Transforming a discrete-time signal — whether in time or amplitude — is certainly possible, and often in interesting ways. In practice, scaling and time shifting are the two most important signal modifications encountered. Scaling changes the values of dependent variable on amplitude-axis while time shifting affects the values of independent variable on time-axis. Below we describe addition and multiplication of two signals as well as scaling and time shifting a signal in detail. Addition For addition of two discrete-time signals, say $x[n]$ and $y[n]$, add the two signals sample-by-sample: $z[n] = x[n] + y[n]$ for every $n$, e.g., \begin{align*} z[0]

Continue reading## DFT Examples

For understanding what follows, we need to refer to the Discrete Fourier Transform (DFT) and the effect of time shift in frequency domain first. Here, we discuss a few examples of DFTs of some basic signals that will help not only understand the Fourier transform but will also be useful in comprehending concepts discussed further. A Rectangular Signal A rectangular sequence, both in time and frequency domains, is by far the most important signal encountered in digital signal processing. One of the reasons is that any signal with a finite duration, say $T$ seconds, in time domain (that all practical

Continue reading## Non-Data-Aided Carrier Phase Estimation

A carrier phase offset rotates the Rx constellation causing decision errors even in a perfectly noiseless environment. One of the techniques used to overcome this problem is to insert a known sequence at the start of the transmission known as a preamble. Then, the Rx can utilize these known symbols in the arriving signal to estimate the carrier phase and de-rotate the constellation. However, inserting a known sequence within the message decreases the spectral efficiency of the system. To avoid this cost, a phase estimator (as well as estimators for other distortions) can be derived in a non-data-aided fashion. One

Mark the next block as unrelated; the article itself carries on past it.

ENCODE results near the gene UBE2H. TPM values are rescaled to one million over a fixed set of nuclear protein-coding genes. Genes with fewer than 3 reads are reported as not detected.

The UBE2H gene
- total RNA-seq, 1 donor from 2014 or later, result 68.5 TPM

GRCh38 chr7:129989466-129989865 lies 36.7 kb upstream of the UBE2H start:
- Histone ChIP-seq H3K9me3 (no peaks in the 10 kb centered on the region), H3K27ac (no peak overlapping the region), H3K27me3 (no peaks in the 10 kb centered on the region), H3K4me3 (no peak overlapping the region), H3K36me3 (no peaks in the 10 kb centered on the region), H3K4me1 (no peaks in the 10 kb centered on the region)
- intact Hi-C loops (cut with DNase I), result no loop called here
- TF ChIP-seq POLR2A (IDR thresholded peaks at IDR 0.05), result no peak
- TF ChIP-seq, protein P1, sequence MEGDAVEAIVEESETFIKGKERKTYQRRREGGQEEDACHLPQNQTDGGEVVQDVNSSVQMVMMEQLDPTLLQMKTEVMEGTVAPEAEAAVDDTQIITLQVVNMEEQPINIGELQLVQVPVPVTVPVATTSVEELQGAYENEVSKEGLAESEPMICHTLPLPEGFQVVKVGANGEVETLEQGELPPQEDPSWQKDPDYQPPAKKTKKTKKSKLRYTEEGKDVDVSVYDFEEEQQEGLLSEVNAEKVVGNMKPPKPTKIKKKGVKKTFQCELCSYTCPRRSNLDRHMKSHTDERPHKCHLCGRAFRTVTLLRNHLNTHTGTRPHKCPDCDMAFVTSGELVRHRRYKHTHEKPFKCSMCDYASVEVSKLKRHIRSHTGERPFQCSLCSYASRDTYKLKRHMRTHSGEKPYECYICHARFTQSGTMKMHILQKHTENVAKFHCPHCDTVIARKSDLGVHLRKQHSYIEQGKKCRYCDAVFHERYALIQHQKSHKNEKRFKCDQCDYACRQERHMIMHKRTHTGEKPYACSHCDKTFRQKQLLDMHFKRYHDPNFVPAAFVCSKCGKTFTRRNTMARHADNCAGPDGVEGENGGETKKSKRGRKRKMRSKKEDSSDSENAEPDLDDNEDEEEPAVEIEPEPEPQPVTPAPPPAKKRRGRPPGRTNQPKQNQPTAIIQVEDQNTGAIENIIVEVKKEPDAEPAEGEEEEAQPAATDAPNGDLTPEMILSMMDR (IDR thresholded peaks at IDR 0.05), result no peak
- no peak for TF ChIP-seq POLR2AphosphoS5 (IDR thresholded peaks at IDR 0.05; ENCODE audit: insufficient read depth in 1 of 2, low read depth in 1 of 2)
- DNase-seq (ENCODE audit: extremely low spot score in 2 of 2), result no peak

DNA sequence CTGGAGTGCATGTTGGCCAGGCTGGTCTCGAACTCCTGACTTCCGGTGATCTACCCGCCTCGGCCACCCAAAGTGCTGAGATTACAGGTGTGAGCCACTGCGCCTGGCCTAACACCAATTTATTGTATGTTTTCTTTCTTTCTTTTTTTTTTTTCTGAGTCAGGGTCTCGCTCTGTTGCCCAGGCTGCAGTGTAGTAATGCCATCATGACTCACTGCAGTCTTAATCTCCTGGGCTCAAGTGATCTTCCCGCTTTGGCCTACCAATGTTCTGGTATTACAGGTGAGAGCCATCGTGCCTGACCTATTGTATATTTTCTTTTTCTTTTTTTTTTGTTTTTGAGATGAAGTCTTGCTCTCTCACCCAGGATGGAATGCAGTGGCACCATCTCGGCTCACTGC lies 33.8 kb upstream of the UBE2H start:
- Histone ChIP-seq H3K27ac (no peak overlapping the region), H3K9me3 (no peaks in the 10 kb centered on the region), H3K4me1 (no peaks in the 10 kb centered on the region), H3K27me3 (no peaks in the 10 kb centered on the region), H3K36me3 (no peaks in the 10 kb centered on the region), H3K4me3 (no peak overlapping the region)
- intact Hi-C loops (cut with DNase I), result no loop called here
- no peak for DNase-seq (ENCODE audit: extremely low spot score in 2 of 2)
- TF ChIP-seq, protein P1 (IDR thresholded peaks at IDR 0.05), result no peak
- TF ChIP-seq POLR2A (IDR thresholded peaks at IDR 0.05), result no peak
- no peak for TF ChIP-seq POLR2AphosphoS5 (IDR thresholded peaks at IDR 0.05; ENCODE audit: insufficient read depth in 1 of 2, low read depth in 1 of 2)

Continue reading## Modulation Bandwidths

From the article on pulse shaping, we can correctly determine the occupied bandwidth for each modulation scheme where the Square-Root Raised Cosine spectrum shows the bandwidth of a Square-Root Raised Cosine pulse shape as $0.5(1+\alpha)R_M$. Also, we have discussed earlier that the spectrum approximately remains the same, provided that there is enough randomness in bit stream and the resulting symbols are equally likely and independent from each other. Therefore, the bandwidth for a PAM modulated signal can be given as \begin{equation}\label{eqCommSystemBWPAM} BW_{\text{PAM}} = 0.5\left(1+\alpha\right)R_M \end{equation} QAM is basically a similar modulation scheme except that it is modulated on a carrier.

Continue reading## Sample Rate Conversion

In the discussion on sampling, the process of sampling a continuous-time signal was discussed in detail and subsequently sampling theorem was derived. In many applications, resampling an already digitized signal is mandatory for an efficient system design. In wireless communications, sample rate conversion is utilized for upconversion and downconversion to a desired frequency, filtering stages in the digital frontend and sometimes for carrier and timing synchronization during signal acquisition. See the Cascade Integrator Comb (CIC) filters for how to accomplish this task with minimal resources. In discrete domain, sample rate can be reduced by discarding intermediate samples periodically called downsampling

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